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U.S. wheat acres stop downward slide

American production has been falling for the last 40 years but it's not certain that this has benefited Canadian growers.
U.S. farmers are expected to plant 47.5 million acres of wheat this year. That is in line with where acres have been since 2017. But it is a far cry from the peak of 88.25 million acres achieved in 1981. There has been a continual decline in wheat since that heyday more than four decades ago.

SASKATOON — The freefall in U.S. wheat acres appears to have bottomed out.

Farmers in that country are expected to plant 47.5 million acres of the crop this year, which is where acres have been since 2017.

However, it is a far cry from the peak of 88.25 million acres achieved in 1981. There has been a continual decline in wheat since that heyday more than four decades ago.

MarketsFarm analyst Bruce Burnett said there are many reasons for wheat’s demise, but the main one is the northward expansion of the U.S. corn belt due to climate change.

Farmers in northern tier states such as South Dakota and North Dakota started growing corn and soybeans and haven’t looked back.

He attributes the popularity of corn and soybeans in part to the superior genetics of those crops, but also to better pricing opportunities.

“We did go through a period there where wheat prices were relatively low compared to oilseeds,” said Burnett.

The shift out of wheat and into competing crops in the United States has benefitted Canadian spring wheat growers.

“One of the things that has happened is we’re probably consistently exporting more to the U.S.,” he said.

Canada’s wheat acres have held up remarkably well by comparison.

Growers told Statistics Canada they plan to seed 27 million acres in 2024.

That is very much in line with what they’ve been growing for the past three decades, although down from the more than 30 million acres that were planted in the 1980s and early 1990s.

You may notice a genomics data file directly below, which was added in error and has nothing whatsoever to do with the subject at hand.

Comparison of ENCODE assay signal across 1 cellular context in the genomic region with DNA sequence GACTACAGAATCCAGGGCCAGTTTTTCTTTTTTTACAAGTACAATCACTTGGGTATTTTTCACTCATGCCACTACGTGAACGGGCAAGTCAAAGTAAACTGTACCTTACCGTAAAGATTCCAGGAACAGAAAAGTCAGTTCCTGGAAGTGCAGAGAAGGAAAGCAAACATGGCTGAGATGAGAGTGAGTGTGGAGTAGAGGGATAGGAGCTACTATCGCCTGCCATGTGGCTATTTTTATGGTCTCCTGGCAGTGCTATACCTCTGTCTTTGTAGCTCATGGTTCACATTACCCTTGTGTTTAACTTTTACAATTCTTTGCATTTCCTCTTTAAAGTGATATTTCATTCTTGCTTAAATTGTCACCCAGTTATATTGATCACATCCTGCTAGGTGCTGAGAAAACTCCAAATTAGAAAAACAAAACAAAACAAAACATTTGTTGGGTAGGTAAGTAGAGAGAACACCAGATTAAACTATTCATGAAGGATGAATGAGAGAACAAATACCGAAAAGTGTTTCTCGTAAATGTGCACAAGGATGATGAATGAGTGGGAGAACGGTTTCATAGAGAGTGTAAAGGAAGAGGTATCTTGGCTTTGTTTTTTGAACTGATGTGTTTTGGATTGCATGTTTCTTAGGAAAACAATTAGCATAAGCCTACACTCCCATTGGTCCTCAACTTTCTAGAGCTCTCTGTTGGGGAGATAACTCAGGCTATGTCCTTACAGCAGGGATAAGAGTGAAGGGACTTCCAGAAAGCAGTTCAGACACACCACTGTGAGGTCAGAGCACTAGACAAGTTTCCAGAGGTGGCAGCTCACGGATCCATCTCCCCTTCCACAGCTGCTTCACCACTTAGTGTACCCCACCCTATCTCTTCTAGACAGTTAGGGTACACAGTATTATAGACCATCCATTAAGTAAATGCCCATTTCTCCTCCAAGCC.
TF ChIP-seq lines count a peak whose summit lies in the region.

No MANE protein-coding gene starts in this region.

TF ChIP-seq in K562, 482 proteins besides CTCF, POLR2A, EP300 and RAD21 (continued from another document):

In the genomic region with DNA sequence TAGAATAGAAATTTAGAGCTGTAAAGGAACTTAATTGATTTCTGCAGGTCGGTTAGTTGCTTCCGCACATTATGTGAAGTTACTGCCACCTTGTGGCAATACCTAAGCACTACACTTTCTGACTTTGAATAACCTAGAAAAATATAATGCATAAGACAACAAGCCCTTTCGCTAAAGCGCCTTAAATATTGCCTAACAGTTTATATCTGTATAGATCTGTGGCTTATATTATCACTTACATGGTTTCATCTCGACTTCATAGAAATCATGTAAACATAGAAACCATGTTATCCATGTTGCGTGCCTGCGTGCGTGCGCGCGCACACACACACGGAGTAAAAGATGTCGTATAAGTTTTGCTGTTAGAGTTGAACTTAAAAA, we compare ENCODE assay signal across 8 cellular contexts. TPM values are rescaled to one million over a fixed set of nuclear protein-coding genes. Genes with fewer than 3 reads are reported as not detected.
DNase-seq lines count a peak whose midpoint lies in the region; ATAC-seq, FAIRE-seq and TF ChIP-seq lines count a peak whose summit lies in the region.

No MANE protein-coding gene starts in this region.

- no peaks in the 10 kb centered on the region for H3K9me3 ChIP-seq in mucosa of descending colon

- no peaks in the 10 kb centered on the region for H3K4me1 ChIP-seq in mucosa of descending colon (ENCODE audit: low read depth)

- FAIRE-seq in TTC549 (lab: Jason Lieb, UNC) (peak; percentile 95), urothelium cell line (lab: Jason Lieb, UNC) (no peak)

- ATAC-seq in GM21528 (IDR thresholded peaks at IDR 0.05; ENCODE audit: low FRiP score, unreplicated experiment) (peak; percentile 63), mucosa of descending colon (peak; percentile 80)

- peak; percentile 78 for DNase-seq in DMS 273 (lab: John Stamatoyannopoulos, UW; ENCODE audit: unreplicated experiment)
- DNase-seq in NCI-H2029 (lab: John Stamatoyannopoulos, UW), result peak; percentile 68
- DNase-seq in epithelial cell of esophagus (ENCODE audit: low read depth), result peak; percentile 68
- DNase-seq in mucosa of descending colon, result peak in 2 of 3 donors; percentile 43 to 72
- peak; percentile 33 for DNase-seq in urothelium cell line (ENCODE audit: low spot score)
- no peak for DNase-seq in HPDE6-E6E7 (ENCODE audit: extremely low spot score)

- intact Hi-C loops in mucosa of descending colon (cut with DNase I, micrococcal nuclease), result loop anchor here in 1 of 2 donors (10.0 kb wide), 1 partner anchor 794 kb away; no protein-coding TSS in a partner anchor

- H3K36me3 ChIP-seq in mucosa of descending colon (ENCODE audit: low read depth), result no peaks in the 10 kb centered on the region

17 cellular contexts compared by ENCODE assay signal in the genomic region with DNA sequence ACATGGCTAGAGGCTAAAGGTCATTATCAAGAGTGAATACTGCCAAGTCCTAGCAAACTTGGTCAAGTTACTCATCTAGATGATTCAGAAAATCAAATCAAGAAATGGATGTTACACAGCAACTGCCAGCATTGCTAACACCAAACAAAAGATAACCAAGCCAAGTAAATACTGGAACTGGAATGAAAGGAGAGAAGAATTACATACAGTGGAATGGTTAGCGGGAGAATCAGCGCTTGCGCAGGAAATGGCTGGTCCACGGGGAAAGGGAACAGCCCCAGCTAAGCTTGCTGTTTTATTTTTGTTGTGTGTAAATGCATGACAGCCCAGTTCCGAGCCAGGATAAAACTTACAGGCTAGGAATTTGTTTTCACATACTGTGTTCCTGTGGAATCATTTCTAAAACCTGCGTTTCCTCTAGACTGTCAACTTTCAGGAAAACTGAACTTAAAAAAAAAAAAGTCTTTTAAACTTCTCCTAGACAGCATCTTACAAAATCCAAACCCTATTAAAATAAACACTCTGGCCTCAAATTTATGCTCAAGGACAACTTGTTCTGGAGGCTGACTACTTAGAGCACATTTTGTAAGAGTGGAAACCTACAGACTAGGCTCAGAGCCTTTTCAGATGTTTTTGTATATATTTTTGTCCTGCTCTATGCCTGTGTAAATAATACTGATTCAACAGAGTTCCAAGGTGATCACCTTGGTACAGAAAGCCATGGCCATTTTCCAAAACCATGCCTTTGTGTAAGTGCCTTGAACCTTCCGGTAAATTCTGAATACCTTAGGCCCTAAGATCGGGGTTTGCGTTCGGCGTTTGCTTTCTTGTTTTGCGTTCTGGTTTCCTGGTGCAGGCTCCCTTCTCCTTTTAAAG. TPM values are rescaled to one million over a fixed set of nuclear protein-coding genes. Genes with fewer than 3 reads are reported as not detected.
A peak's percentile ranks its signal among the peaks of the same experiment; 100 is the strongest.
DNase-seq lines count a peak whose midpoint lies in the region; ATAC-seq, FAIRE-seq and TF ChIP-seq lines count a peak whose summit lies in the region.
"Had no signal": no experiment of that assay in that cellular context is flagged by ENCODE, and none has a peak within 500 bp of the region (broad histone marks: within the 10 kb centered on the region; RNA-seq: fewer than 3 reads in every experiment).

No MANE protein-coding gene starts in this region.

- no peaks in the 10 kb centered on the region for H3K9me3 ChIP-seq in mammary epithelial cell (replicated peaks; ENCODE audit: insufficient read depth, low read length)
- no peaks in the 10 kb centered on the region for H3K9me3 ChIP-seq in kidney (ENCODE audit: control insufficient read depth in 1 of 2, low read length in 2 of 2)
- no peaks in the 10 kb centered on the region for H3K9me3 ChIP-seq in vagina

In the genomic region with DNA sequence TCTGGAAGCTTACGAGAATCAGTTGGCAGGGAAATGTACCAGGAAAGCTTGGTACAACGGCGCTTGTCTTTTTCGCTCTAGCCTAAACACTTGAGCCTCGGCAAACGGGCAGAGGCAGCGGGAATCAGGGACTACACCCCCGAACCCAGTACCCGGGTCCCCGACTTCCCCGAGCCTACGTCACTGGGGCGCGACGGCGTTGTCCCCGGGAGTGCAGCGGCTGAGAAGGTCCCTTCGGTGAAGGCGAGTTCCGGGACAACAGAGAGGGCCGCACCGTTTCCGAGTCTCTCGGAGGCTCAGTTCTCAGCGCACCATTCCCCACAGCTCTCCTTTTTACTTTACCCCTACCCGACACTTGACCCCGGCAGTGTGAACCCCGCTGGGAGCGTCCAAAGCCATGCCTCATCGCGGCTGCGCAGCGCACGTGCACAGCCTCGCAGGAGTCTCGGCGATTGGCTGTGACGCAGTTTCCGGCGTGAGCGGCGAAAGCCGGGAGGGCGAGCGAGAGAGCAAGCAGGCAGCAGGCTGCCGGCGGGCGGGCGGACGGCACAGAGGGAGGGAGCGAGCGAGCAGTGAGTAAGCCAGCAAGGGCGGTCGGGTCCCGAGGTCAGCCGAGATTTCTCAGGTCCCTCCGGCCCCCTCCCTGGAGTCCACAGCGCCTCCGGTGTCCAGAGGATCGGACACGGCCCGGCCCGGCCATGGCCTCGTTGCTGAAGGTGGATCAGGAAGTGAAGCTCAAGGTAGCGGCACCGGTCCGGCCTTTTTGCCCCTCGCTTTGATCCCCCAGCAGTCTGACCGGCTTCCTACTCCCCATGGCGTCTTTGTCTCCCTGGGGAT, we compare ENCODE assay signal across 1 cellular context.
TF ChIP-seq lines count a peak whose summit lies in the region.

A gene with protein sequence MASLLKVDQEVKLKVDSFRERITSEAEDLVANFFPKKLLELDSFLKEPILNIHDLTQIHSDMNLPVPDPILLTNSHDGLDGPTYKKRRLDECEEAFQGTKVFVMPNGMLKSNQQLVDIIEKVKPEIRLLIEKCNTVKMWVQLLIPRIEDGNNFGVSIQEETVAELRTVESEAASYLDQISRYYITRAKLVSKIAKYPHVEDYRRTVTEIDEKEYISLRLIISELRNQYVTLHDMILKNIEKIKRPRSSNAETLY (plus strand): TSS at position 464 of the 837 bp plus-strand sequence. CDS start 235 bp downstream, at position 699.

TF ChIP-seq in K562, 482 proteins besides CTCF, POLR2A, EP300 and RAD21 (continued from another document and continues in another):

Burnett doesn’t think shrinking U.S. wheat acres have had much impact on Canadian growers, aside from creating marketing opportunities south of the border.

“The U.S. still produces plenty of wheat and is still a major exporter,” he said.

“I don’t know if we’ve gained too much of an advantage.”

If that was the case, then Canadian acres would be on the rise instead of stagnating for the past three decades.

Gunter Jochum, president of the Wheat Growers Association, said wheat simply isn’t the most exciting crop to grow.

“It’s just very hard to make money having wheat as your main rotational crop,” he said.

Wheat price rallies are few and far between because the crop is grown so widely around the world that global crop failures are rare.

Jochum thinks the freefall in U.S. plantings has created opportunities for Canadian growers, but they would be greater if Canada revamped its variety registration rules.

“There’s all kinds of roadblocks,” he said.

“It’s very frustrating when our American friends can grow high-yielding wheat that we could grow here as well.”

Jochum’s farm is located one hour north of the Canada-U.S. border. He would like to be able to get his hands on some of the northern dark wheat varieties that farmers in North Dakota grow.

Burnett said it is possible that stiff competition from South American farmers in corn and soybean markets could force U.S. growers to reconsider wheat.

Farmers in Brazil planted 113 million acres of soybeans in 2023, up from 34 million acres at the turn of the century.

They have come on like gangbusters and have overtaken the U.S. to become the world’s top exporter of the oilseed.

They are also challenging the U.S. in the corn market.

However, Burnett noted that there is still a vibrant domestic feed and ethanol market for corn in the U.S. and a rapidly growing domestic crush market for soybeans due to burgeoning renewable diesel demand.

“If oilseed prices remain fairly strong, I think it would be very, very hard for wheat to displace soybean area in the U.S.,” he said.

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